My mom and I celebrated her birthday by recreating a bit of her 21st birthday! Revisiting a few of her collegiate haunts, we also blazed some new trails since Mr. Chang’s Dueling Piano Bar is no longer an option (RIP Mr. Chang’s! Mom doesn’t remember all of her 21st, but she remembers you.).
Our first stop was Pittock Mansion. Built in the hills of west Portland by publishing titan Henry Pittock in 1909, the home is now a public park and museum. The grounds are absolutely stunning, and if you catch nice weather, take the hike up to the house for some of the best views of Portland. We experienced the space river (actual thing!) so our planned hike got swapped out for a brisk walk around the grounds, where my mom was forced into the rain so she could tell me the names of the various flora and fauna, that I no longer remember. She is a good mom.
The mansion itself is one of the coolest examples of American Victorian architecture around and features a mish-mash of styles that appealed the to the Pittocks (French and Turkish Renisaunce are both noted influences). Inside, the home is surprisingly modern, with telephones and a built-in vacuum cleaner, along with traditional Victorian rooms like sleeping porches and sewing parlors. Local lore has it that the house is haunted by the Pittock family, adding a little extra special something fun.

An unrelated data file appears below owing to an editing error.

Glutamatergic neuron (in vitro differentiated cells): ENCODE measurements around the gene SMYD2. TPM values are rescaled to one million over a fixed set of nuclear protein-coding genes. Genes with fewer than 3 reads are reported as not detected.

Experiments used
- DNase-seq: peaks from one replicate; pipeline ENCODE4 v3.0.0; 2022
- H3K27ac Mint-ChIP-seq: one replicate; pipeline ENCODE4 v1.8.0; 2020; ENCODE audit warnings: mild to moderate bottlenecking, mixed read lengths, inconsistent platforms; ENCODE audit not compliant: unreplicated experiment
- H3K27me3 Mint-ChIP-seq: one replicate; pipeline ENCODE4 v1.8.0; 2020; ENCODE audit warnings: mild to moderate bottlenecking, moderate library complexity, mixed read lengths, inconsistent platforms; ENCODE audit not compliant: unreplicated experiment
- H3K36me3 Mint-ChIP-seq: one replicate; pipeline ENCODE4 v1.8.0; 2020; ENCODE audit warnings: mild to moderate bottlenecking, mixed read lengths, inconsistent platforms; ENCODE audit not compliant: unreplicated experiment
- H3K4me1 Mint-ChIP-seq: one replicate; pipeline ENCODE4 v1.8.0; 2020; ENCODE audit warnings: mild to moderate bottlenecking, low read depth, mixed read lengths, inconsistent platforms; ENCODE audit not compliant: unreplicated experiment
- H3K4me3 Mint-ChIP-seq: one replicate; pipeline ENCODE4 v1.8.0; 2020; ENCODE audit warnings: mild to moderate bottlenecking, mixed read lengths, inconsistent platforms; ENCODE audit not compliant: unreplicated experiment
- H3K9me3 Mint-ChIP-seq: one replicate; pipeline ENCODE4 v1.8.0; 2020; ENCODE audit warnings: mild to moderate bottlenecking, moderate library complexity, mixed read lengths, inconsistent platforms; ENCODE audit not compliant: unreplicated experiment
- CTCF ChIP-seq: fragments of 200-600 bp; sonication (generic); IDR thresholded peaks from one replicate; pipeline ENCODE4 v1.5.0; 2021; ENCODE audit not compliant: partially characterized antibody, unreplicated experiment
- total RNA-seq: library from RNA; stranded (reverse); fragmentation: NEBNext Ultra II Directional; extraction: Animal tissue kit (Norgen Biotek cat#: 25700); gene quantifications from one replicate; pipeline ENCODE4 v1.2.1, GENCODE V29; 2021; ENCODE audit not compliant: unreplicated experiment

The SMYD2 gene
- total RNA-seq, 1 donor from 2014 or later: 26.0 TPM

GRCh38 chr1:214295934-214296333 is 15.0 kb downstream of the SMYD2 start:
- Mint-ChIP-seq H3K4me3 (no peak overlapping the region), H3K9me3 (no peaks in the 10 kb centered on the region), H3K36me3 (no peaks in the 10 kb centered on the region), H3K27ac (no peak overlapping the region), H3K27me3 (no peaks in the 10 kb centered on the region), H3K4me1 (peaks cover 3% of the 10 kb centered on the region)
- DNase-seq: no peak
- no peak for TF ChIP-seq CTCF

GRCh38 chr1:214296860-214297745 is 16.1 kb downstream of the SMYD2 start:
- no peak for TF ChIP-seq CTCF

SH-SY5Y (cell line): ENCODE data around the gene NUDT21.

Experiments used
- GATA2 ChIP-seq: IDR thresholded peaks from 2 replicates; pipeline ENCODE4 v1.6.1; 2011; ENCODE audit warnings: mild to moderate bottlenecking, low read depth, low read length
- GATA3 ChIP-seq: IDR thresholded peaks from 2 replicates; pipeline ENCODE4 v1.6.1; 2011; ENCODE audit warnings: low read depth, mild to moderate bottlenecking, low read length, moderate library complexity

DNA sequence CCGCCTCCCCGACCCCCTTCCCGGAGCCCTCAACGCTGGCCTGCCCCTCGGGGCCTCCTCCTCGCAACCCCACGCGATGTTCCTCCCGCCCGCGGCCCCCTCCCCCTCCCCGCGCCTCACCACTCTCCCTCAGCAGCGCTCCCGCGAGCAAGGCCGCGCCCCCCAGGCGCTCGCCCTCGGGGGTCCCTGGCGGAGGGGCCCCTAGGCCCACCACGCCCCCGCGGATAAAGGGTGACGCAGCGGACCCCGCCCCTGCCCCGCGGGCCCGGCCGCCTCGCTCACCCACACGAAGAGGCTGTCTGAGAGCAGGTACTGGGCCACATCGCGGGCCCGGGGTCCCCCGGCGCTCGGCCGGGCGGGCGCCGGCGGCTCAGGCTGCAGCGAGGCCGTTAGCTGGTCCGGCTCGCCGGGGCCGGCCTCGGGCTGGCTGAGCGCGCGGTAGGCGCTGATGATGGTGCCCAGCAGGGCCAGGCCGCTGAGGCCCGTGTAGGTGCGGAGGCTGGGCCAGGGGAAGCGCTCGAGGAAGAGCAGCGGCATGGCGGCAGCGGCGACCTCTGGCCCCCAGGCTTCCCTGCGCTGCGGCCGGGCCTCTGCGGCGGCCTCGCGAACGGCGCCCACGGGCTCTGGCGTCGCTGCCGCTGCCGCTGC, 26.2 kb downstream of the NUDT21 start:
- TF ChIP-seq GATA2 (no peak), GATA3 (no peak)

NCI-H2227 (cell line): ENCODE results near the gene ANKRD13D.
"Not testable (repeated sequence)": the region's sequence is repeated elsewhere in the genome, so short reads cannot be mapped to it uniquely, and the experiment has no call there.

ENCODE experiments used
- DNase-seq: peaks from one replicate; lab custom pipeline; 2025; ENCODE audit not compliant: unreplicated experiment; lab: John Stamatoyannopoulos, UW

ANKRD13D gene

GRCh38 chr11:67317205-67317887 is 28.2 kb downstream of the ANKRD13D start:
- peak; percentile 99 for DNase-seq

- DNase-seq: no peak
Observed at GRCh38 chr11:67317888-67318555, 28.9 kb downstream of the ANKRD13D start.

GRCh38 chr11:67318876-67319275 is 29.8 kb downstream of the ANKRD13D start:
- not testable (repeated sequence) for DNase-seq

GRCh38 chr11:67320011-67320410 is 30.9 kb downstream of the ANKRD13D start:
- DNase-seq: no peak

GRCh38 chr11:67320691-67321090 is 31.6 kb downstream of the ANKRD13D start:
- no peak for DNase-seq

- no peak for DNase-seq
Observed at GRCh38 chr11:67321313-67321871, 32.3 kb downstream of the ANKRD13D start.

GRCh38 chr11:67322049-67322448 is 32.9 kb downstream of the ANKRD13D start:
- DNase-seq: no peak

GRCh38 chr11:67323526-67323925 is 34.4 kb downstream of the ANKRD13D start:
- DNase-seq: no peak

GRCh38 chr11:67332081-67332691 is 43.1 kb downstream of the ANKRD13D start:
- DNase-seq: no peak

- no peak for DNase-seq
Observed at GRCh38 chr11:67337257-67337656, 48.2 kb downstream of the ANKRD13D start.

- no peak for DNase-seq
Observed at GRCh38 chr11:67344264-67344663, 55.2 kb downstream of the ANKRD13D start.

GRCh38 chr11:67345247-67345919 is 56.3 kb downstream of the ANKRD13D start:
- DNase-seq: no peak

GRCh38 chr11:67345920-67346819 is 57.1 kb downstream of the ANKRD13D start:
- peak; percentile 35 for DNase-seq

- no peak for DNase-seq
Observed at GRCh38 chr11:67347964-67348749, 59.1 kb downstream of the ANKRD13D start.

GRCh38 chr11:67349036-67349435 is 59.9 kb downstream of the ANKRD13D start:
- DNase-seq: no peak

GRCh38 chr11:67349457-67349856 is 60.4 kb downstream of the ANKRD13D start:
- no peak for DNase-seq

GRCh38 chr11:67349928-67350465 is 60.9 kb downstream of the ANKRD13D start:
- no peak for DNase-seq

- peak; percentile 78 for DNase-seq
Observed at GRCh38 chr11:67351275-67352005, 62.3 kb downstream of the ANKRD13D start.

After dropping our bags off at the most awesome hotel, Inn at Northrup Station and grabbing a bite and a truly magical drink at Hubers, Darcelle XV for some of the best drag Portland has to offer. I love drag and this show is a riot! Darcelle holds the record as the world’s oldest working drag queen and she is fantastic. Equal turns raunchy and relevant, the show is delightful. All of the acts are a blast, so bring lots of $1 and prepare to have fun.
Hysterical aside: Things I did not know until it happened–there is no break between the 10pm show and the Men of Darcelle’s, so I ended up taking my mom to a strip club for her birthday. Pony came on and she started laughing so hard she was crying. In fact, she cackled all the way through the three acts it took us to close out our tab and get out of there. Happy birthday indeed!